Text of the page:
Concerned About Nuclear Weapons Potential, John F. Kennedy Pushed for Inspection of Israel Nuclear FacilitiesBreaking News
tags: nuclear weapons, Israel, JFK
President John F. Kennedy worried that Israel’s nuclear program was a potentially serious proliferation risk and insisted that Israel permit periodic inspections to mitigate the danger, according to declassified documents published today by the National Security Archive, Nuclear Proliferation International History Project, and the James Martin Center for Nonproliferation Studies. Kennedy pressured the government of Prime Minister David Ben-Gurion to prevent a military nuclear program, particularly after stage-managed tours of the Dimona facility for U.S. government scientists in 1961 and 1962 raised suspicions within U.S. intelligence that Israel might be concealing its underlying nuclear aims. Kennedy’s long-run objective, documents show, was to broaden and institutionalize inspections of Dimona by the International Atomic Energy Agency.
On 30 May 1961, Kennedy met Ben-Gurion in Manhattan to discuss the bilateral relationship and Middle East issues. However, a central (and indeed the first) issue in their meeting was the Israeli nuclear program, about which President Kennedy was most concerned. According to a draft record of their discussion, which has never been cited, and is published here for the first time, Ben-Gurion spoke “rapidly and in a low voice” and “some words were missed.” He emphasized the peaceful, economic development-oriented nature of the Israeli nuclear project. Nevertheless the note taker, Assistant Secretary of State Philips Talbot, believed that he heard Ben-Gurion mention a “pilot” plant to process plutonium for “atomic power” and also say that “there is no intention to develop weapons capacity now.” Ben-Gurion tacitly acknowledged that the Dimona reactor had a military potential, or so Talbot believed he had heard. The final U.S. version of the memcon retained the sentence about plutonium but did not include the language about a “pilot” plant and “weapons capacity.”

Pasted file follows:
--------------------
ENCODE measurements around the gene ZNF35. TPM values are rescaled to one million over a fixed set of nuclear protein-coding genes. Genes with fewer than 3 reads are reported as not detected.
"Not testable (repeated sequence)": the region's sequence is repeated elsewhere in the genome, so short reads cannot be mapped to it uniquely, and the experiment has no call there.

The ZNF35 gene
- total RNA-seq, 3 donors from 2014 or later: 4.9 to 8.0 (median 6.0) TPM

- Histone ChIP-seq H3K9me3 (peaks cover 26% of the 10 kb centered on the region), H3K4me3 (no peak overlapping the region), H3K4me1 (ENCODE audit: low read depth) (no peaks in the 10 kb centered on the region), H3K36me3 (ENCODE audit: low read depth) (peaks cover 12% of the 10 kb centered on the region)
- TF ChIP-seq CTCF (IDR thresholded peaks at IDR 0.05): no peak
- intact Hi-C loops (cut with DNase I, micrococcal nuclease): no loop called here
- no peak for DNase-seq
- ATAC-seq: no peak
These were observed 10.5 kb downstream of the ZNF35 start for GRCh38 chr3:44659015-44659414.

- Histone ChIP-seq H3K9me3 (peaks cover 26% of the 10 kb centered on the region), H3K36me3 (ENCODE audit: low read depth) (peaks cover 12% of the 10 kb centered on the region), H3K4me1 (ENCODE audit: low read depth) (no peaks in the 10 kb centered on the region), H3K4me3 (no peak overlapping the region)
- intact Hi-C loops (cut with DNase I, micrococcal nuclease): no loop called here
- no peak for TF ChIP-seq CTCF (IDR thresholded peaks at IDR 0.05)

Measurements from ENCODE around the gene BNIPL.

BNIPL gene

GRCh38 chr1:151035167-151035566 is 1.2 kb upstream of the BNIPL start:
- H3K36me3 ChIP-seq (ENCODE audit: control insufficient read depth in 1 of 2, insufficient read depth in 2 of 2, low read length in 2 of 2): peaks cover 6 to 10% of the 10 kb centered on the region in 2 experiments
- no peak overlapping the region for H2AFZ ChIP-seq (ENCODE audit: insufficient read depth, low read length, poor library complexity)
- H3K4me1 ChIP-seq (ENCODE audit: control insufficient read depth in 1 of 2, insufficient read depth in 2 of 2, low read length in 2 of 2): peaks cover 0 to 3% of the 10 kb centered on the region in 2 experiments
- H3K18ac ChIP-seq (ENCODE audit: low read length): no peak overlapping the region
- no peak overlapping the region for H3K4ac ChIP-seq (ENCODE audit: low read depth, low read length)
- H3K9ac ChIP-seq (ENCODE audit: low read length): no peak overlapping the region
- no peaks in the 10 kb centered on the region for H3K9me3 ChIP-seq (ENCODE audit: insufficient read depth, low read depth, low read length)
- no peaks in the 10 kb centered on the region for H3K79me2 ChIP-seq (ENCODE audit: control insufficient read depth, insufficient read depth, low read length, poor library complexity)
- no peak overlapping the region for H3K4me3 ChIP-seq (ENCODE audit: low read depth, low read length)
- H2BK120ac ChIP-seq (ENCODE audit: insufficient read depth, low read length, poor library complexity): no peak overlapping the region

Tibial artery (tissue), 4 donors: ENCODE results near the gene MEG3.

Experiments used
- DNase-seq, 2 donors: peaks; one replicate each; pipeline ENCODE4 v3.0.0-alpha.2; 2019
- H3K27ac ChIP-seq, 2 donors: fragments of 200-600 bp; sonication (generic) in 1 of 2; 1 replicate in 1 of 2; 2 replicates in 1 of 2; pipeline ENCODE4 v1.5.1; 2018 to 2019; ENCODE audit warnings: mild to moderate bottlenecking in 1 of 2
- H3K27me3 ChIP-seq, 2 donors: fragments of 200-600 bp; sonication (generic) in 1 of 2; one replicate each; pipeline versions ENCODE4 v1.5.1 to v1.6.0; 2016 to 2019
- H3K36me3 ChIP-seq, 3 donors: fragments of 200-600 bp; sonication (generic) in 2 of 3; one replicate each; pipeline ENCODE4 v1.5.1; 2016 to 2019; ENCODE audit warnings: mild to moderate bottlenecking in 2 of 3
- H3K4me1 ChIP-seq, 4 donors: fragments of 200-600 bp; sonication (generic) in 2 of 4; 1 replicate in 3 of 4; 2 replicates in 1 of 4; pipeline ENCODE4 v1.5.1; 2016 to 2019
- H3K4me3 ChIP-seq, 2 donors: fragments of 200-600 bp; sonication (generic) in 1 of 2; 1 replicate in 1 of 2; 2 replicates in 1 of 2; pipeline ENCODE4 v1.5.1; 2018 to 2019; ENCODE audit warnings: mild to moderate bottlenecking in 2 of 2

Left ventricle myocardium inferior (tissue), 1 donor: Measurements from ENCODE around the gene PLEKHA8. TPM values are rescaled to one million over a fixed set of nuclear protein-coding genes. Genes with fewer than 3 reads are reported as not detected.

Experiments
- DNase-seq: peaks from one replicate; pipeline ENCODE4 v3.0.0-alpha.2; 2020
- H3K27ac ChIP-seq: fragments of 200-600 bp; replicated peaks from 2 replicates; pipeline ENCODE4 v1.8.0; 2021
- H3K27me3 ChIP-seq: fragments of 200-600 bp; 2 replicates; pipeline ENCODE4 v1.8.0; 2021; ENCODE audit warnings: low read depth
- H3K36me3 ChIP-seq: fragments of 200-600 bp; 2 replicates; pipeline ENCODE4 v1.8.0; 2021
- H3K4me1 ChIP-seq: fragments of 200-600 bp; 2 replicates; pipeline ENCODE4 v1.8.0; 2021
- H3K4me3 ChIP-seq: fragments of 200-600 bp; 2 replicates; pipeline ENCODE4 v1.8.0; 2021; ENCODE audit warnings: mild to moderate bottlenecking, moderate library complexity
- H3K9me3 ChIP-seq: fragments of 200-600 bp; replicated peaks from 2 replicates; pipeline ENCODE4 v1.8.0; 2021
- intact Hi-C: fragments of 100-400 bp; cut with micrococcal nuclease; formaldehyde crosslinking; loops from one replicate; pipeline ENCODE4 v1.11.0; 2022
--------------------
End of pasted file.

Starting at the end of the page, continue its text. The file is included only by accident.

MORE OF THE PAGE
The differences between the two versions suggest the difficulty of preparing accurate records of meetings. But whatever Ben-Gurion actually said, President Kennedy was never wholly satisfied with the insistence that Dimona was strictly a peaceful project. Neither were U.S. intelligence professionals. A recently declassified National Intelligence Estimate on Israel prepared several months after the meeting, and published here for the first time, concluded that “Israel may have decided to undertake a nuclear weapons program. At a minimum, we believe it has decided to develop its nuclear facilities in such a way as to put it into a position to develop nuclear weapons promptly should it decide to do so.” This is the only NIE where the discussion of Dimona has been declassified in its entirety.